If you find yourself questioning the worth of an historical work on the subject of one nation’s sexuality, Michael Kirby’s considered foreword to Frank Bongiorno’s The Sex Lives of Australians: a history might give you the answer. Kirby points out that by knowing more about our past ‘Australians may become wiser and more accepting of sexual differences at present and in the future.’ (xi)
I was lucky enough to win a copy of Bongiorno’s scholarly yet entertaining historical work through the publishers ‘Black Inc’ and found plenty to amuse and inform between its substantial 352 pages (including endnotes).
Bongiorno casts a spotlight on some wonderful characters: we meet loveable cross-dressers, S&M aficionados and distasteful quacks with some pretty stitched-up ideas toward sexuality. I was particularly entranced by the honesty and forwardness of the composer and musician Percy Grainger who talked openly it would seem about his enthusiastic sadomasochistic indulgences.
When touring, Grainger invariably took a selection of whips along with him, and he usually had to wash his own shirts rather than having them laundered commercially because they were covered in blood. (119)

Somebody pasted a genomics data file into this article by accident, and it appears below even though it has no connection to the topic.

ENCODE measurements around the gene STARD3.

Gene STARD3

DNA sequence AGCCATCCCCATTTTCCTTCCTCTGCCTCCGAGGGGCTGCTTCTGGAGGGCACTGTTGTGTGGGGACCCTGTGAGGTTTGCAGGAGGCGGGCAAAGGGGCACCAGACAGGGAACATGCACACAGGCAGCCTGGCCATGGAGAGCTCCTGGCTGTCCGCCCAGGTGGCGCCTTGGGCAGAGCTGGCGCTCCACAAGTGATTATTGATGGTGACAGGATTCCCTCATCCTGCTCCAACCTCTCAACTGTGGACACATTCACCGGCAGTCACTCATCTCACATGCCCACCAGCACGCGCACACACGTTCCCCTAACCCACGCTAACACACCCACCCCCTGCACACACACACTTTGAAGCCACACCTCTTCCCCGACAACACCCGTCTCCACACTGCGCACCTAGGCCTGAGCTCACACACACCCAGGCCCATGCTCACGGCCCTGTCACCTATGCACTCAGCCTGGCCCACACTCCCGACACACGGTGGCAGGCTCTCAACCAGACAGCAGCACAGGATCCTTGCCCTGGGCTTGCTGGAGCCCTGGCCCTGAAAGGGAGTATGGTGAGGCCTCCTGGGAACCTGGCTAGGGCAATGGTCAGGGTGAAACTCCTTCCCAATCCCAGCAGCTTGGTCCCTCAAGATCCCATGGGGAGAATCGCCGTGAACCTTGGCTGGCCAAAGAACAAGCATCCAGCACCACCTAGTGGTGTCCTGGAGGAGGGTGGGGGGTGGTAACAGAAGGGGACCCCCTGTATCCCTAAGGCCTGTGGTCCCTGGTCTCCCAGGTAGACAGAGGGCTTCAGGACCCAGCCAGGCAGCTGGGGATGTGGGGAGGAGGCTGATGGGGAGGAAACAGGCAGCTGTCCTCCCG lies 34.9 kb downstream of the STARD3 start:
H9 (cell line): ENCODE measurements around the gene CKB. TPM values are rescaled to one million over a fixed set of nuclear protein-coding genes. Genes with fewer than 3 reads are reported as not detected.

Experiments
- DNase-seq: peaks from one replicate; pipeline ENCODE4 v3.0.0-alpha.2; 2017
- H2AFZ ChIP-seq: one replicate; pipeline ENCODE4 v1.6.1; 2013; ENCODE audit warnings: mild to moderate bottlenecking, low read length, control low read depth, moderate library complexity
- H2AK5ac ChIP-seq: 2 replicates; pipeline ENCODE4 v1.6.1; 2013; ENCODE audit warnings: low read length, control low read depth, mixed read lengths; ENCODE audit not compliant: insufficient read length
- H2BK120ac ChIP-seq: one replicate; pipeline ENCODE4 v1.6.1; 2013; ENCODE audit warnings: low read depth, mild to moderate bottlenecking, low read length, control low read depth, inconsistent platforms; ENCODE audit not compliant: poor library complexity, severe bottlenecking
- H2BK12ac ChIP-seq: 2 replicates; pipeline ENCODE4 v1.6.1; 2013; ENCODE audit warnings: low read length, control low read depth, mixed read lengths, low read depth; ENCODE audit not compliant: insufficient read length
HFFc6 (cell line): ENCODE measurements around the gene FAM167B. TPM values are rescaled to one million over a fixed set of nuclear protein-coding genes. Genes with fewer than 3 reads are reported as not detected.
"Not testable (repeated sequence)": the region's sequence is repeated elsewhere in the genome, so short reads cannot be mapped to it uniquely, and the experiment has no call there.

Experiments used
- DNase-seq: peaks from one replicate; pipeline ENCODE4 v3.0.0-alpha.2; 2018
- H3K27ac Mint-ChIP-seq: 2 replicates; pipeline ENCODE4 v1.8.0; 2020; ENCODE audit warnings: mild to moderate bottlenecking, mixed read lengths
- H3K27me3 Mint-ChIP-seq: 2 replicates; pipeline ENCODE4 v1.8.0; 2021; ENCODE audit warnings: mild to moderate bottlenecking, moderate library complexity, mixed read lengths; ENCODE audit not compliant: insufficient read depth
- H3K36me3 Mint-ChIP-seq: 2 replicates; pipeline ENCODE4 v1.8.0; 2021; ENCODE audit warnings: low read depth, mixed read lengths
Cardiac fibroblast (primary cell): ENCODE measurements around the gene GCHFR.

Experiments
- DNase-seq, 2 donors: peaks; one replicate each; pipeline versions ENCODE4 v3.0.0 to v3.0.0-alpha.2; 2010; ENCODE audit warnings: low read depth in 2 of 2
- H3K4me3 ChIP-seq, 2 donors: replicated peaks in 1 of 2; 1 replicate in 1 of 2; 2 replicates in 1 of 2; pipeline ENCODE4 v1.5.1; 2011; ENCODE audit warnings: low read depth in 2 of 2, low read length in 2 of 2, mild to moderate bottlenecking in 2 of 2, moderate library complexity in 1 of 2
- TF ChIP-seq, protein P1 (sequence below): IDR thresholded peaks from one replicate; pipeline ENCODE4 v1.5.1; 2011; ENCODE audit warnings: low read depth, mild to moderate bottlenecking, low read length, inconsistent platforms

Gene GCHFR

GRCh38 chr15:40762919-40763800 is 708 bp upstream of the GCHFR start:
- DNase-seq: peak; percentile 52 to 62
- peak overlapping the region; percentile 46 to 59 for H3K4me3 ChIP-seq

There is a considerable amount of discussion on homosexuality (or more particularly, on our nation’s reactions to it) which is understandable, given that it has caused so much angst to so many people through generations. And it is quite amazing that the ‘deviousness’ that was so feared in the early days of white settlement, is still (despite inch-by-inch changes in the country’s laws) the subject of heated debate, misconception and intolerance. Regardless of the distance we have come, there are many within our society for whom homosexuality is still as ‘unmentionable’ as it was in the late seventeen hundreds.
In his 1985 book Gender Trouble Down Under: Australian Masculinities (Presses Universitaires de Valienciennes), David Coad notes that Australia’s function as a penal colony for over fifty years led to an imbalance of the sexes (88% of the convicts were male) which in turn created ideal conditions for sexual and gender confusion. There’s no doubt that confusion abounded and Bongiorno gives a good overview of these variances in this convict society.
Sex and marriage, during war and peace, contraception, rape: there is some serious reading here I would recommend to those young women who choose to thumb their noses at their feminist mothers and grandmothers. They might count themselves lucky to live in an age that recognizes the legitimacy of female sexual desire and a society which – for the most part – protects their rights as equal citizens.
Bongiorno’s book seems to be an important work that shows us how far we have come, while casting a spotlight on the distance we still have to travel. I suspect it will be quoted often and it may indeed help us to become further enlightened by looking back.
Bongiorno, Frank. The Sex Lives of Australians: a history. Black Inc, Collingwood, Vic., 2012.
ISBN: 9 781863 955676